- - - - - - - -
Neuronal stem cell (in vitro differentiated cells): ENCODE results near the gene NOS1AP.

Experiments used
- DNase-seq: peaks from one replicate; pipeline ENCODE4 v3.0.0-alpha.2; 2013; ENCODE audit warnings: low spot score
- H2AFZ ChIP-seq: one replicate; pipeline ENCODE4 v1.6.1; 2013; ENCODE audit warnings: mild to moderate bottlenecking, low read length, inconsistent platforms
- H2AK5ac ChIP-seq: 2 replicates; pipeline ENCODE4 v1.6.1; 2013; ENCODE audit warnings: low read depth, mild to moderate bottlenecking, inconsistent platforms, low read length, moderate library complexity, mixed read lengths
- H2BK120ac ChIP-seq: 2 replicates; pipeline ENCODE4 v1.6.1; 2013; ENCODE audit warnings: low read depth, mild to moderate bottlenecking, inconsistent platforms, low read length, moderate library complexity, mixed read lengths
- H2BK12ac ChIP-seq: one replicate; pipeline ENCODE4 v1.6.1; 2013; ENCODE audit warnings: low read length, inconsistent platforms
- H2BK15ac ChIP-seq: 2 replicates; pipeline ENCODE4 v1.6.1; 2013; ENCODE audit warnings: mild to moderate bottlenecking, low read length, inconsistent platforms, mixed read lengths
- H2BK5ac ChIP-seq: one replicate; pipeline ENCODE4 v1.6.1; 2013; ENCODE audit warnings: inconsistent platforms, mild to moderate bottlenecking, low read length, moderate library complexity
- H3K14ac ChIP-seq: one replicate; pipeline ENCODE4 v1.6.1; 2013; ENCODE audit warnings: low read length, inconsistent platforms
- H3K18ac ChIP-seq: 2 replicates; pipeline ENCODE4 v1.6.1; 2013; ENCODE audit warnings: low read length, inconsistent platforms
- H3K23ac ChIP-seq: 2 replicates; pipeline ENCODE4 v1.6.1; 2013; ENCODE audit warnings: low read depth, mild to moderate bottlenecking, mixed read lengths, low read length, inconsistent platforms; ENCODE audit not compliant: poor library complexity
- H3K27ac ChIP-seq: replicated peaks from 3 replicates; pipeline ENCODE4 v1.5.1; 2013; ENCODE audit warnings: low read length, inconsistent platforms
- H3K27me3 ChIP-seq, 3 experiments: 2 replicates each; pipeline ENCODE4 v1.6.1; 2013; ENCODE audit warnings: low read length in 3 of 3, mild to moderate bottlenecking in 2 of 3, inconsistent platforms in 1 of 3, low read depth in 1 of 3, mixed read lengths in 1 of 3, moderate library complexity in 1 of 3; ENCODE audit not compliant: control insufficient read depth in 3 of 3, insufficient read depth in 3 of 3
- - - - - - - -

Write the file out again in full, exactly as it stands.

Neuronal stem cell (in vitro differentiated cells): ENCODE results near the gene NOS1AP.

Experiments used
- DNase-seq: peaks from one replicate; pipeline ENCODE4 v3.0.0-alpha.2; 2013; ENCODE audit warnings: low spot score
- H2AFZ ChIP-seq: one replicate; pipeline ENCODE4 v1.6.1; 2013; ENCODE audit warnings: mild to moderate bottlenecking, low read length, inconsistent platforms
- H2AK5ac ChIP-seq: 2 replicates; pipeline ENCODE4 v1.6.1; 2013; ENCODE audit warnings: low read depth, mild to moderate bottlenecking, inconsistent platforms, low read length, moderate library complexity, mixed read lengths
- H2BK120ac ChIP-seq: 2 replicates; pipeline ENCODE4 v1.6.1; 2013; ENCODE audit warnings: low read depth, mild to moderate bottlenecking, inconsistent platforms, low read length, moderate library complexity, mixed read lengths
- H2BK12ac ChIP-seq: one replicate; pipeline ENCODE4 v1.6.1; 2013; ENCODE audit warnings: low read length, inconsistent platforms
- H2BK15ac ChIP-seq: 2 replicates; pipeline ENCODE4 v1.6.1; 2013; ENCODE audit warnings: mild to moderate bottlenecking, low read length, inconsistent platforms, mixed read lengths
- H2BK5ac ChIP-seq: one replicate; pipeline ENCODE4 v1.6.1; 2013; ENCODE audit warnings: inconsistent platforms, mild to moderate bottlenecking, low read length, moderate library complexity
- H3K14ac ChIP-seq: one replicate; pipeline ENCODE4 v1.6.1; 2013; ENCODE audit warnings: low read length, inconsistent platforms
- H3K18ac ChIP-seq: 2 replicates; pipeline ENCODE4 v1.6.1; 2013; ENCODE audit warnings: low read length, inconsistent platforms
- H3K23ac ChIP-seq: 2 replicates; pipeline ENCODE4 v1.6.1; 2013; ENCODE audit warnings: low read depth, mild to moderate bottlenecking, mixed read lengths, low read length, inconsistent platforms; ENCODE audit not compliant: poor library complexity
- H3K27ac ChIP-seq: replicated peaks from 3 replicates; pipeline ENCODE4 v1.5.1; 2013; ENCODE audit warnings: low read length, inconsistent platforms
- H3K27me3 ChIP-seq, 3 experiments: 2 replicates each; pipeline ENCODE4 v1.6.1; 2013; ENCODE audit warnings: low read length in 3 of 3, mild to moderate bottlenecking in 2 of 3, inconsistent platforms in 1 of 3, low read depth in 1 of 3, mixed read lengths in 1 of 3, moderate library complexity in 1 of 3; ENCODE audit not compliant: control insufficient read depth in 3 of 3, insufficient read depth in 3 of 3